What GAO Found
The Corporation for National and Community Service (CNCS) assesses its grants before the beginning of each fiscal year and prioritizes its grant monitoring based on the scoring of certain indicators, such as potential performance or financial problems and the length of time since the last compliance visit. For fiscal year 2015, CNCS identified about 2,200 grants for assessment and prioritized 16.4 percent for compliance visits and 5.4 percent for other types of visits and financial reviews. In addition, each year CNCS selects a sample of grant records to review for improper payments.
CNCS’s process for grant monitoring is not fully aligned with the internal controls for identifying, analyzing, and responding to risks (see fig.). Specifically, because CNCS’s assessment process does not include all grants, risks may go unidentified. Further, the assessment process uses a scoring model of 19 indicators to analyze and prioritize grants for monitoring visits rather than to identify the highest-risk grants. For example, multiple financial risks are grouped together under one indicator, including for improper payments, and a grant found to have such risks would not be scored as high priority for monitoring based on this indicator alone. In addition, while nearly half of CNCS grant dollars are passed through to other organizations (referred to as subrecipients) and evidence indicates that subrecipient oversight is a key risk area, CNCS’s monitoring of grantees’ oversight of subrecipients is limited, leaving the agency’s response to risk vulnerable in this area.
Areas for Improvement in CNCS’s Grant Monitoring Process
CNCS has not conducted the strategic workforce planning necessary to determine whether it has the people and resources to effectively monitor grantees’ compliance with grant program requirements, as key principles for effective strategic workforce planning suggest. CNCS’s workforce management activities to address vacancies have been largely ad-hoc, including vacancies in a key office responsible for grant monitoring, at senior levels across the agency, and among program and grant officers. Some of these vacancies reduced the number of fiscal year 2015 monitoring activities conducted. Further, program and grant officers’ workloads varied across the agency, and CNCS has not evaluated whether staff have been deployed where they are most needed. Officials said they had not developed a strategic workforce planning process because of limited resources. Without such a process, CNCS’s efforts to address workforce challenges may continue to be ad hoc and reactive.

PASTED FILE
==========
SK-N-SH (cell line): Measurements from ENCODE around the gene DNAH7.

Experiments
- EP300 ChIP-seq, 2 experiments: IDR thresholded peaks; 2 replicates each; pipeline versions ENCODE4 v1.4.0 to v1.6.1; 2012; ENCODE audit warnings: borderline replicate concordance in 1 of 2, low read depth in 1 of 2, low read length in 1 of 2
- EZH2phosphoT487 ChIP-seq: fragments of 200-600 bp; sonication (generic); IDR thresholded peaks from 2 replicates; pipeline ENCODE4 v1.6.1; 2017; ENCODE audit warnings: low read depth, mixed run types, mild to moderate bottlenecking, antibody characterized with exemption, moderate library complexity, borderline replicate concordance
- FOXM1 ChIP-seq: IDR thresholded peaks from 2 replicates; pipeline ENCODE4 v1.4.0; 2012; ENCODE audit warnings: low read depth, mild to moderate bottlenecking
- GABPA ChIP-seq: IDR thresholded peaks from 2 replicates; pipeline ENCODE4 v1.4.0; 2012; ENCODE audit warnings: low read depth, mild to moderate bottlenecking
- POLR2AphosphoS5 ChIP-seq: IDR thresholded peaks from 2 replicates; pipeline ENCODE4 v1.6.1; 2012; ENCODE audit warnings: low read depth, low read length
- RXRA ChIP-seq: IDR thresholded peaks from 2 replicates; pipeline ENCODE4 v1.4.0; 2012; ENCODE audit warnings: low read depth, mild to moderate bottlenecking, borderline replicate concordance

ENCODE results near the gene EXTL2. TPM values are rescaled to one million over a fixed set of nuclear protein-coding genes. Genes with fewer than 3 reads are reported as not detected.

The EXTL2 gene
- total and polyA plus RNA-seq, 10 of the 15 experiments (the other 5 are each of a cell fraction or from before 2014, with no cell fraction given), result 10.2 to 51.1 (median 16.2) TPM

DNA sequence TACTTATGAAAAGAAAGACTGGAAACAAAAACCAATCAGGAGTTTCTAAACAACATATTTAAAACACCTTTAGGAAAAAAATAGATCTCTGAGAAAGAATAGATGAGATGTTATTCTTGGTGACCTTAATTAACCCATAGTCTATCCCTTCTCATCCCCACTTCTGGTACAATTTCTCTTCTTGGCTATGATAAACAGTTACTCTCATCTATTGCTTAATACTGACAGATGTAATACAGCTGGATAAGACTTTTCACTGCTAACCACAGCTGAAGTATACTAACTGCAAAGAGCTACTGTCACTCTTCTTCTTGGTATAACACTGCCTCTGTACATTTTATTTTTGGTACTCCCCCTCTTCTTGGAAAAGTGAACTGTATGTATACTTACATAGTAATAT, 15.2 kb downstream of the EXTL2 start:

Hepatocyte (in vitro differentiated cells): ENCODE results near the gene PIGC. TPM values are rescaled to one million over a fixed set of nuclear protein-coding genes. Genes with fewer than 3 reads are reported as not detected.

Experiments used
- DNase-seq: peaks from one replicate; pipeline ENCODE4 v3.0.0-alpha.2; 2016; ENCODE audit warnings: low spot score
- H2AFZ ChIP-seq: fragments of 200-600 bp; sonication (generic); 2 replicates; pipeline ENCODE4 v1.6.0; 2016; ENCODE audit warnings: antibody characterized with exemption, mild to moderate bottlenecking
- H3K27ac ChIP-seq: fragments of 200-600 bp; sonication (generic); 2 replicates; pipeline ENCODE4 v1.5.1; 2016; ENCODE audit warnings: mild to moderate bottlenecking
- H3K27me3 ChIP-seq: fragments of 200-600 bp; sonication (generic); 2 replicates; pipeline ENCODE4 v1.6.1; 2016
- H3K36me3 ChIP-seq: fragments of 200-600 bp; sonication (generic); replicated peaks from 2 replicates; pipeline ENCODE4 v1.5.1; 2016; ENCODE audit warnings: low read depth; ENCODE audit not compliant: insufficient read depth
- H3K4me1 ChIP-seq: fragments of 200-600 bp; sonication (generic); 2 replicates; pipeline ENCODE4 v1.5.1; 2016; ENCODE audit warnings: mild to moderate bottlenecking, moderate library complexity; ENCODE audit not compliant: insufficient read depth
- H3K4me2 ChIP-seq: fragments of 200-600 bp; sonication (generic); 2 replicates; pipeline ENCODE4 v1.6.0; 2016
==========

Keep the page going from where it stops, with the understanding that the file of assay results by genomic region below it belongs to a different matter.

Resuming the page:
Why GAO Did This Study
Created in 1993, CNCS distributes about $750 million in grants annually to volunteer and national service programs for needs ranging from disaster recovery to improving education. A 2014 CNCS Office of Inspector General (OIG) report cited problems with grant management. GAO was asked to review CNCS’s efforts to improve its grant monitoring.
This report examines (1) CNCS’s process for grant monitoring; (2) the extent that this process aligns with relevant internal controls for identifying, analyzing, and responding to risk; and (3) the extent that CNCS has the capacity necessary to monitor grantees’ compliance with grant requirements. GAO reviewed agency documents for fiscal years 2015 and 2016; analyzed fiscal year 2015 assessment and monitoring data (the most recent complete year of data available); interviewed agency officials and a nongeneralizable sample of program and grant officers who had experience with grants with negative outcomes, such as greater-than-expected monitoring needs or audit findings; and held discussion groups with a small nongeneralizable number of grantees attending two 2016 training conferences.
What GAO Recommends
GAO is making six recommendations to CNCS, including to ensure that all grants are assessed for risk and that its scoring model prioritizes risk; to review its monitoring protocols; and to develop a strategic workforce planning process. CNCS and CNCS OIG provided technical comments, which were incorporated as appropriate.
For more information, contact Allison Bawden at (202) 512-7215 or firstname.lastname@example.org.